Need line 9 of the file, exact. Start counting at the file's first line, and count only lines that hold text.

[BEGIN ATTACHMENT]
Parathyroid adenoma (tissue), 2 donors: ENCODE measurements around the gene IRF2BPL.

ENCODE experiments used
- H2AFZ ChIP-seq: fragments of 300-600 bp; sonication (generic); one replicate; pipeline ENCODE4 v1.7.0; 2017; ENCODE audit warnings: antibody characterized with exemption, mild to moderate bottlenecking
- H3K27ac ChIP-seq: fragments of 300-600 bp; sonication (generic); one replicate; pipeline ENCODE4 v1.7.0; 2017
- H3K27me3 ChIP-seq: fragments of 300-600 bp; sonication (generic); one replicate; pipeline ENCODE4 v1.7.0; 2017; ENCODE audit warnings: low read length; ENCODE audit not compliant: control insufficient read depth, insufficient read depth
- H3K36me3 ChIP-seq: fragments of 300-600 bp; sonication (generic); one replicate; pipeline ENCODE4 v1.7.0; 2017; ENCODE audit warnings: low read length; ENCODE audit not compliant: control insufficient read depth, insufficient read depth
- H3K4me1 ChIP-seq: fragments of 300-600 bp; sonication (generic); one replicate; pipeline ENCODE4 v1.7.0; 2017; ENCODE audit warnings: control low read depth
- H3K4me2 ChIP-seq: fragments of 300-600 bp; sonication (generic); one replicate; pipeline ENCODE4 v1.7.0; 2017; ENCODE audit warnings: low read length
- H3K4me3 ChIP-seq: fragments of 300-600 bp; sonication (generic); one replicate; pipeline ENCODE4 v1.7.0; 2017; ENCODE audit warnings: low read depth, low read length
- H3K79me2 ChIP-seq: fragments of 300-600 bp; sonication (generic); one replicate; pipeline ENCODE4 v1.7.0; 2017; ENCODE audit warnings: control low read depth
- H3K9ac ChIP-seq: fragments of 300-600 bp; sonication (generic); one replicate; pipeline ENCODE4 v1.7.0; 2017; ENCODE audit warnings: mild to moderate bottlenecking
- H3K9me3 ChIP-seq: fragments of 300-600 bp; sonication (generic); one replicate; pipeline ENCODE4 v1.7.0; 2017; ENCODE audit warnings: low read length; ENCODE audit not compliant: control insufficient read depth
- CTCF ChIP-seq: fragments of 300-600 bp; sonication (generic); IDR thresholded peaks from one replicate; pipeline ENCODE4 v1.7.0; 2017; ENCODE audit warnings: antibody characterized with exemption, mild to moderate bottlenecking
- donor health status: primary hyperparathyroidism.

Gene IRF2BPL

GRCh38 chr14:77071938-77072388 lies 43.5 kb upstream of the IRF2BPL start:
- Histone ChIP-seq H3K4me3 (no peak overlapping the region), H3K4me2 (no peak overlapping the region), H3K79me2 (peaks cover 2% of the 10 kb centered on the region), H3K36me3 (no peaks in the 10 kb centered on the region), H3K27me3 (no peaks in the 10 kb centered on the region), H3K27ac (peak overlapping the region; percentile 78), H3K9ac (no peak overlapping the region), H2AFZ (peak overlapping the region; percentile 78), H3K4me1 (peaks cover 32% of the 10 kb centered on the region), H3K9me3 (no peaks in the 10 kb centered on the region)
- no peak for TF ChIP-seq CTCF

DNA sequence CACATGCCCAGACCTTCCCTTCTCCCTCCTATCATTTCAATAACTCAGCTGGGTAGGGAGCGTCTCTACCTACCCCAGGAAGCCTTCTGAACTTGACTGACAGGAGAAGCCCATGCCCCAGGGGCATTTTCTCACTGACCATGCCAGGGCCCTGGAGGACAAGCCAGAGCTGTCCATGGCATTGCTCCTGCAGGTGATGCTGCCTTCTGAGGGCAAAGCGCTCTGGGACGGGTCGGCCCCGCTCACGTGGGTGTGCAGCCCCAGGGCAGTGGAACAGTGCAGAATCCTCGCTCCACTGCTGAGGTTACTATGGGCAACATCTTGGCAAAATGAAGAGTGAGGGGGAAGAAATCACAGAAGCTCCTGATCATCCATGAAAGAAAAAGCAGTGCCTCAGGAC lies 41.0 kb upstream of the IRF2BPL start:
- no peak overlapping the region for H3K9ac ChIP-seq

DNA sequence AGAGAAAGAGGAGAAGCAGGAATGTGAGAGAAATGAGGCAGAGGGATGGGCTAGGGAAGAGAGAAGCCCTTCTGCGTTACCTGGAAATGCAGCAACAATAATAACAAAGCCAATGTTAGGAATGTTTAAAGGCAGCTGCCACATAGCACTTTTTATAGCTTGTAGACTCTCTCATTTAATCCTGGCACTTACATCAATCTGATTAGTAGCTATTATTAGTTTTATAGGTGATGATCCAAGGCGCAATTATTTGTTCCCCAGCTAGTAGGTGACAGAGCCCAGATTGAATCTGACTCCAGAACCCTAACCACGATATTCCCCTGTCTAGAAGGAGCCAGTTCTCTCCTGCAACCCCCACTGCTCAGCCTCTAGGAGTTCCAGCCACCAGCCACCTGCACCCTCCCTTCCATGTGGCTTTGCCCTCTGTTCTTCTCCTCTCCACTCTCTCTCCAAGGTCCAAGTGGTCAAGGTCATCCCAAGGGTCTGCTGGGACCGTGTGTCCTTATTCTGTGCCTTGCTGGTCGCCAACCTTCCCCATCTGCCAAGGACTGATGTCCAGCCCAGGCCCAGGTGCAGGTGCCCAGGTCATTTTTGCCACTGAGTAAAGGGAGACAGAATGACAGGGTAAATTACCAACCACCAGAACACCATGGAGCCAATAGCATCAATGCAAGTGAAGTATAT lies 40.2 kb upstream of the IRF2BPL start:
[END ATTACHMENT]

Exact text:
- H3K4me3 ChIP-seq: fragments of 300-600 bp; sonication (generic); one replicate; pipeline ENCODE4 v1.7.0; 2017; ENCODE audit warnings: low read depth, low read length